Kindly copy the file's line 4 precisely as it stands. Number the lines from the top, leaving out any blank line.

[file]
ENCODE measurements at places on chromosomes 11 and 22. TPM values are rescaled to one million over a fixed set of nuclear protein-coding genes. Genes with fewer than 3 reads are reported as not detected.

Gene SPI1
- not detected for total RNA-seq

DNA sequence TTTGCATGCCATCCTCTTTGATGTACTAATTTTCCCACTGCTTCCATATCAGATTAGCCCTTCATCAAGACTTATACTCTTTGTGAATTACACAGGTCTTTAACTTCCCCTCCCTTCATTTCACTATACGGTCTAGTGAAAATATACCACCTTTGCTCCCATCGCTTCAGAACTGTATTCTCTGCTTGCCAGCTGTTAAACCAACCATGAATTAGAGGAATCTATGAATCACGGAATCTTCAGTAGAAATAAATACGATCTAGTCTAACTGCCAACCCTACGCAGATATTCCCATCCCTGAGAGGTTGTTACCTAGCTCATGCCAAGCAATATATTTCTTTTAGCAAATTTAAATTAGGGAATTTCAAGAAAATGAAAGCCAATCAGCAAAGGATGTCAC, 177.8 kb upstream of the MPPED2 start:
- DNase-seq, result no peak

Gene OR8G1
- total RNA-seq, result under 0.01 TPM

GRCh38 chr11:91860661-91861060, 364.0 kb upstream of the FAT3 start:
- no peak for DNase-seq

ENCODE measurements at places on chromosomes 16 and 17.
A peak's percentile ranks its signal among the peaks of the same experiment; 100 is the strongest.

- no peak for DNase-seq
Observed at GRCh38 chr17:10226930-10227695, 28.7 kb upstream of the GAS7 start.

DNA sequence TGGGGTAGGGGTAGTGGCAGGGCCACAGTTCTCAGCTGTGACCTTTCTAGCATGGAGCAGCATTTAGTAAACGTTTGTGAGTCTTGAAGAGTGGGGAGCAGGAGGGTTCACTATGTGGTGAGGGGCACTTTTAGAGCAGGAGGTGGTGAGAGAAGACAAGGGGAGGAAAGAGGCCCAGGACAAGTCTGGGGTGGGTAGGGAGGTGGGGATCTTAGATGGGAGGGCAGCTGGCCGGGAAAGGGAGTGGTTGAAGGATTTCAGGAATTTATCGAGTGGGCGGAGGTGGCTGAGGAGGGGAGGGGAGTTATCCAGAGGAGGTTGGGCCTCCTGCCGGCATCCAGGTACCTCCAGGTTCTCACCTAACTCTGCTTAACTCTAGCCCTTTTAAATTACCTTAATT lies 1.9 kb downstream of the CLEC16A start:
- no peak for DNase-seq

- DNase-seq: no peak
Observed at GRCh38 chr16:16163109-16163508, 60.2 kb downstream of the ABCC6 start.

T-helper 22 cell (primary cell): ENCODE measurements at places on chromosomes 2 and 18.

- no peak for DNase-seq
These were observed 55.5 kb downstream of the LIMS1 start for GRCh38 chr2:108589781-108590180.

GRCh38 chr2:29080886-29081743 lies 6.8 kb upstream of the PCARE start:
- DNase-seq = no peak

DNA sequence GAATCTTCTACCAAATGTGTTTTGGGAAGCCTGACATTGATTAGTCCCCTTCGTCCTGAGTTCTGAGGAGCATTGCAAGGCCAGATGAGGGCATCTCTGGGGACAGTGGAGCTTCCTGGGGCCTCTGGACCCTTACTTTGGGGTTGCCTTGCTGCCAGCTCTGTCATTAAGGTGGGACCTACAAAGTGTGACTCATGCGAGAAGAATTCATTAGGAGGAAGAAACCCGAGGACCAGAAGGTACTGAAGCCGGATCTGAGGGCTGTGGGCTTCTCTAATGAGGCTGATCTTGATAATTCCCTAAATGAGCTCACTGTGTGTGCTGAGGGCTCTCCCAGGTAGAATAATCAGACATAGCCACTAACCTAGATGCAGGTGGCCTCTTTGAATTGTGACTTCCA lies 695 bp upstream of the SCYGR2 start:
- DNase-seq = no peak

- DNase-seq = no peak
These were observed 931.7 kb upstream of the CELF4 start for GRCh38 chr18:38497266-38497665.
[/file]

DNA sequence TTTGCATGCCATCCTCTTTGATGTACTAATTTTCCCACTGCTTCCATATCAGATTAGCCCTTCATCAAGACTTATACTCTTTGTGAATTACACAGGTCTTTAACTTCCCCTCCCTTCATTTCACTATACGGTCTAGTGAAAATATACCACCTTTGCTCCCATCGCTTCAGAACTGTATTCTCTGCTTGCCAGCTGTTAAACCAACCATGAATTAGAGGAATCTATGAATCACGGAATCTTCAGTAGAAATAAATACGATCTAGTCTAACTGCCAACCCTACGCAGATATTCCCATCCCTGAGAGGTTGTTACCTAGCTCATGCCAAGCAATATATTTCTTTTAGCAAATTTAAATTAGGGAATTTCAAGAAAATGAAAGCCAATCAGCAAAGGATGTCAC, 177.8 kb upstream of the MPPED2 start: